If backend settings are provided in multiple locations, the top-level settings are merged such that any command-line options override the settings in the main configuration and then the command-line options are processed in order, with later options overriding values set by earlier options.

The final, merged configuration is stored on disk in the .terraform directory, which should be ignored from version control. This means that sensitive information can be omitted from version control, but it will be present in plain text on local disk when running OpenTofu.

When using partial configuration, OpenTofu requires at a minimum that an empty backend configuration is specified in one of the root OpenTofu configuration files, to specify the backend type. For example:

Code Block
terraform {
backend "consul" {}


A backend configuration file has the contents of the backend block as top-level attributes, without the need to wrap it in another tofu or backend block:

Code Block
address = ""
path = "example_app/terraform_state"
scheme = "https"

*.backendname.tfbackend (e.g. config.consul.tfbackend) is the recommended naming pattern. OpenTofu will not prevent you from using other names but following this convention will help your editor understand the content and likely provide better editing experience as a result.

Command-line key/value pairs

The same settings can alternatively be specified on the command line as follows:

Code Block
$ tofu init \
-backend-config="" \
-backend-config="path=example_app/terraform_state" \

The Consul backend also requires a Consul access token. Per the recommendation above of omitting credentials from the configuration and using other mechanisms, the Consul token would be provided by setting either the CONSUL_HTTP_TOKEN or CONSUL_HTTP_AUTH environment variables. See the documentation of your chosen backend to learn how to provide credentials to it outside of its main configuration.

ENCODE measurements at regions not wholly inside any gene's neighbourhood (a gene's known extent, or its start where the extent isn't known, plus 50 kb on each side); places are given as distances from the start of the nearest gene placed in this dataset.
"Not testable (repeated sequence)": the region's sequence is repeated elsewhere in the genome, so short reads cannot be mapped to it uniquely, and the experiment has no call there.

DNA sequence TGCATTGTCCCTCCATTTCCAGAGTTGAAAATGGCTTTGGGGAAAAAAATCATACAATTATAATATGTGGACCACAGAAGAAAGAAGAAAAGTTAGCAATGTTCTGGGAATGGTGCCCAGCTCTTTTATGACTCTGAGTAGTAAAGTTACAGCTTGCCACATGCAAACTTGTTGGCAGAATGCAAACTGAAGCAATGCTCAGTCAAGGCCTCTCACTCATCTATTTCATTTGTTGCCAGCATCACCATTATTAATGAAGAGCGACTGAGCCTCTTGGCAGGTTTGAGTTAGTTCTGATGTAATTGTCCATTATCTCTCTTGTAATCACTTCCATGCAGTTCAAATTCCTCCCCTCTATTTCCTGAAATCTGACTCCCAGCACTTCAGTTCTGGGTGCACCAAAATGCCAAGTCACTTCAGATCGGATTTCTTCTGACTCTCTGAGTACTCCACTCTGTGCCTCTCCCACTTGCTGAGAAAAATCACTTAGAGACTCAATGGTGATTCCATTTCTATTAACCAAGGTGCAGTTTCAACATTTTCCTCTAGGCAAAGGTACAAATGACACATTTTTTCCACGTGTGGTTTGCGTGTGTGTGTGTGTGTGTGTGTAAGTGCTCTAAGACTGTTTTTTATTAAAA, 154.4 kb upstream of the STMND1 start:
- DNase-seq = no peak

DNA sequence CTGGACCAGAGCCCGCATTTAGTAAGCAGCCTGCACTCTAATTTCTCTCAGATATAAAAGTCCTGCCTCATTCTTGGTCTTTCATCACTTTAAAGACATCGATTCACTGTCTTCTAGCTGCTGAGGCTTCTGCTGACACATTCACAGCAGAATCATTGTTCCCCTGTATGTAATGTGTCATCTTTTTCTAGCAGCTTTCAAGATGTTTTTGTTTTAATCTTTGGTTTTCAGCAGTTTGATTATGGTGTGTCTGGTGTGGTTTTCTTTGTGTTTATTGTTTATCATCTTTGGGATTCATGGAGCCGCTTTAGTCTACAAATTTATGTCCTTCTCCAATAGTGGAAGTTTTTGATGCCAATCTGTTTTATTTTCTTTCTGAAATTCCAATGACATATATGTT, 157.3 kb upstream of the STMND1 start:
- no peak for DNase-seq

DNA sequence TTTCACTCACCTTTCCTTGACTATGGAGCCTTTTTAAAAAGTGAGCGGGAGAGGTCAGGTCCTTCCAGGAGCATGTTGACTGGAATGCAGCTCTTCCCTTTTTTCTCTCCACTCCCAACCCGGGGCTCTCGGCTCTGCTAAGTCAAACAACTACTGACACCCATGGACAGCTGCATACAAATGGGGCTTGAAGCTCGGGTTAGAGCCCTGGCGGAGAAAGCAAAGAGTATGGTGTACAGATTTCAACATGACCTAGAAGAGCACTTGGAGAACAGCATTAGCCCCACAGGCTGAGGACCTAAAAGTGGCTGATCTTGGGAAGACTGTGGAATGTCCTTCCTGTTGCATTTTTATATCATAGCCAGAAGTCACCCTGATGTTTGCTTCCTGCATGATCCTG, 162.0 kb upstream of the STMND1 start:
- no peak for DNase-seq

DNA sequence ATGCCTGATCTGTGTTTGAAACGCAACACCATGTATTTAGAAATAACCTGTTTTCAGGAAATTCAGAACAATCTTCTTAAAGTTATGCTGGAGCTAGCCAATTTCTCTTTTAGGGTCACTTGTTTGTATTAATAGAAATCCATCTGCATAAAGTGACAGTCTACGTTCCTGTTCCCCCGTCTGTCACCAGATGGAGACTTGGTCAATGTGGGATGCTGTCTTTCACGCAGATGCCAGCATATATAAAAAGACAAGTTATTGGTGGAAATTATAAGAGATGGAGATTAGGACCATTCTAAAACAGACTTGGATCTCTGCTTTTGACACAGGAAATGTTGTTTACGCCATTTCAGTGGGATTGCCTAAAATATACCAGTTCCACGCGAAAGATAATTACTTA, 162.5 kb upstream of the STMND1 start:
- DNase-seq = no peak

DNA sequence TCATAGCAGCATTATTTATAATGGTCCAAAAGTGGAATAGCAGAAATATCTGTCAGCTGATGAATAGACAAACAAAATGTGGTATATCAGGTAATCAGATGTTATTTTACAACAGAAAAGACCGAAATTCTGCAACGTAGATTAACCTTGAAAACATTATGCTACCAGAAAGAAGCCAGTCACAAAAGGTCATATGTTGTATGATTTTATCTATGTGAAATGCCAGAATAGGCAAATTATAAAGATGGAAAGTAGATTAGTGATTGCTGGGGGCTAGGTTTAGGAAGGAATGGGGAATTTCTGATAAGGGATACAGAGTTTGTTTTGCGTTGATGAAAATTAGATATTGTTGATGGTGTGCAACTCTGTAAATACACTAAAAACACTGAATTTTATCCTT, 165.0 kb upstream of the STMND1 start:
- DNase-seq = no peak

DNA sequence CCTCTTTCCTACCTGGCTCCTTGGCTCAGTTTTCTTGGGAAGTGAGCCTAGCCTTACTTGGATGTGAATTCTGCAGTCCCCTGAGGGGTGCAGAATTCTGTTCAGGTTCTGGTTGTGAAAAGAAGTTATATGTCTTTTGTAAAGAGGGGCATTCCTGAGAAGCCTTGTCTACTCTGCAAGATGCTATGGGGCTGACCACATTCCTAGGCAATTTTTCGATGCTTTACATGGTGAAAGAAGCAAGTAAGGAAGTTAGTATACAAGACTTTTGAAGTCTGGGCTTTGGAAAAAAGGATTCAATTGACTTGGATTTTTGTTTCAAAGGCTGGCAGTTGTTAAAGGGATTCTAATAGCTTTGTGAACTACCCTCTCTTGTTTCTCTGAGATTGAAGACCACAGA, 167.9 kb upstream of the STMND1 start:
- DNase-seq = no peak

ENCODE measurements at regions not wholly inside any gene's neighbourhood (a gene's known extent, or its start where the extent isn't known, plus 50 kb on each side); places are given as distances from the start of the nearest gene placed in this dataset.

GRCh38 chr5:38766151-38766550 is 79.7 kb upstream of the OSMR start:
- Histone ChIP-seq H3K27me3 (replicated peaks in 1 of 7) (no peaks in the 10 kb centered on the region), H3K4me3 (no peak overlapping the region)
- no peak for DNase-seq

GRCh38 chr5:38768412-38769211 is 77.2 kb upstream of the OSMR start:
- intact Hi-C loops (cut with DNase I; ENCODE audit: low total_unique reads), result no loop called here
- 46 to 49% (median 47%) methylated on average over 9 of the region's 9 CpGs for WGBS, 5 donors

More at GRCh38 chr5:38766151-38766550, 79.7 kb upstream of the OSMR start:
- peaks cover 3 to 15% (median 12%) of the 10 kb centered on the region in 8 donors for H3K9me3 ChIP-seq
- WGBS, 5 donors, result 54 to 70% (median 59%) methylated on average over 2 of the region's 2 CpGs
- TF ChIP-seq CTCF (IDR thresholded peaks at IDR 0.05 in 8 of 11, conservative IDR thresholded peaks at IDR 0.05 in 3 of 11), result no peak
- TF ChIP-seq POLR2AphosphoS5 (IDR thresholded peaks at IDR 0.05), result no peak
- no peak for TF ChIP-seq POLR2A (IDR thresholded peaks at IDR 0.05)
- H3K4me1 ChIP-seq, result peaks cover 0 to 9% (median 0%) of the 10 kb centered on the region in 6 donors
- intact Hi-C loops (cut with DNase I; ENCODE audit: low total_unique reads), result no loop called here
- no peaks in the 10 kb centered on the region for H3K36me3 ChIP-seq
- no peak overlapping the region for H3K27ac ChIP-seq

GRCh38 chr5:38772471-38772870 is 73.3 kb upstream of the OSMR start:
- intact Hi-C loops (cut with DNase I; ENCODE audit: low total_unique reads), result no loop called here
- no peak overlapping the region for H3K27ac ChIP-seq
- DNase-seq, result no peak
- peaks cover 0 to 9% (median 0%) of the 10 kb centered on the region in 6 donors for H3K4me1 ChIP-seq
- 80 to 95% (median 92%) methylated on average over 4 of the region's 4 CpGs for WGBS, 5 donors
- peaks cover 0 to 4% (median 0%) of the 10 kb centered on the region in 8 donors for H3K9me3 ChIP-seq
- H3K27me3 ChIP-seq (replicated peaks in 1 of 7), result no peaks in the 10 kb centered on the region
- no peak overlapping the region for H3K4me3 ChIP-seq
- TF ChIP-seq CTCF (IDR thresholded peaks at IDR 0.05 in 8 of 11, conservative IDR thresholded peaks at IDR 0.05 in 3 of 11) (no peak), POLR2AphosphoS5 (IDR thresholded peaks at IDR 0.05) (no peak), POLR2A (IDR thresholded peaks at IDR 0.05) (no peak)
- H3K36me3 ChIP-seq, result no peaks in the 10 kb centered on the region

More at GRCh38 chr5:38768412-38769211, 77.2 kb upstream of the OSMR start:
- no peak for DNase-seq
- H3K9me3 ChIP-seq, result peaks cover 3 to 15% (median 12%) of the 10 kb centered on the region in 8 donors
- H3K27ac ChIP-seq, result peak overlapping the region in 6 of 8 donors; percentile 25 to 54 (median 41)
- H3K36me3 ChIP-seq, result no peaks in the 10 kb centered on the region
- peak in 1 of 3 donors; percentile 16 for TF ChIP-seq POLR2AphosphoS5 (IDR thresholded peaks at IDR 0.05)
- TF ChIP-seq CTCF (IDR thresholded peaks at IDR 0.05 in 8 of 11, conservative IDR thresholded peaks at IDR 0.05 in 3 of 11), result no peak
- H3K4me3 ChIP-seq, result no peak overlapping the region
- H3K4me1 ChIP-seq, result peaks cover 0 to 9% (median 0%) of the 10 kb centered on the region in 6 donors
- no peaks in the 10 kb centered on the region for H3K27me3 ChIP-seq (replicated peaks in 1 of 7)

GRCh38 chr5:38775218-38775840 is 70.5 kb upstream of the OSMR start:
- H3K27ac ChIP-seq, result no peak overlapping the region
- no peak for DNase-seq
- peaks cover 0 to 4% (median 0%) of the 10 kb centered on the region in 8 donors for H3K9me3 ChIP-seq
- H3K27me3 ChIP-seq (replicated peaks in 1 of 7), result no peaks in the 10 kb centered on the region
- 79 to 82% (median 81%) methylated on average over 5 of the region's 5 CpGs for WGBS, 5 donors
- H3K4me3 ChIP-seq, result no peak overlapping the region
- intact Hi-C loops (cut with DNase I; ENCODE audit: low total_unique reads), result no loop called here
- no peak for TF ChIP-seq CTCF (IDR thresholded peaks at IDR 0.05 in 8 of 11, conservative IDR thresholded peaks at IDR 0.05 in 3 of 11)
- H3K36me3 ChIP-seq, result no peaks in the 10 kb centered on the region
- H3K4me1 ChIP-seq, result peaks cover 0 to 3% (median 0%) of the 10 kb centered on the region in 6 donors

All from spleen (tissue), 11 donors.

Changing Configuration

You can change your backend configuration at any time. You can change both the configuration itself as well as the type of backend (for example from "consul" to "s3").

OpenTofu will automatically detect any changes in your configuration and request a reinitialization. As part of the reinitialization process, OpenTofu will ask if you'd like to migrate your existing state to the new configuration. This allows you to easily switch from one backend to another.

If you're using multiple workspaces, OpenTofu can copy all workspaces to the destination. If OpenTofu detects you have multiple workspaces, it will ask if this is what you want to do.

If you're just reconfiguring the same backend, OpenTofu will still ask if you want to migrate your state. You can respond "no" in this scenario.

Unconfiguring a Backend

If you no longer want to use any backend, you can simply remove the configuration from the file. OpenTofu will detect this like any other change and prompt you to reinitialize.

As part of the reinitialization, OpenTofu will ask if you'd like to migrate your state back down to normal local state. Once this is complete then OpenTofu is back to behaving as it does by default.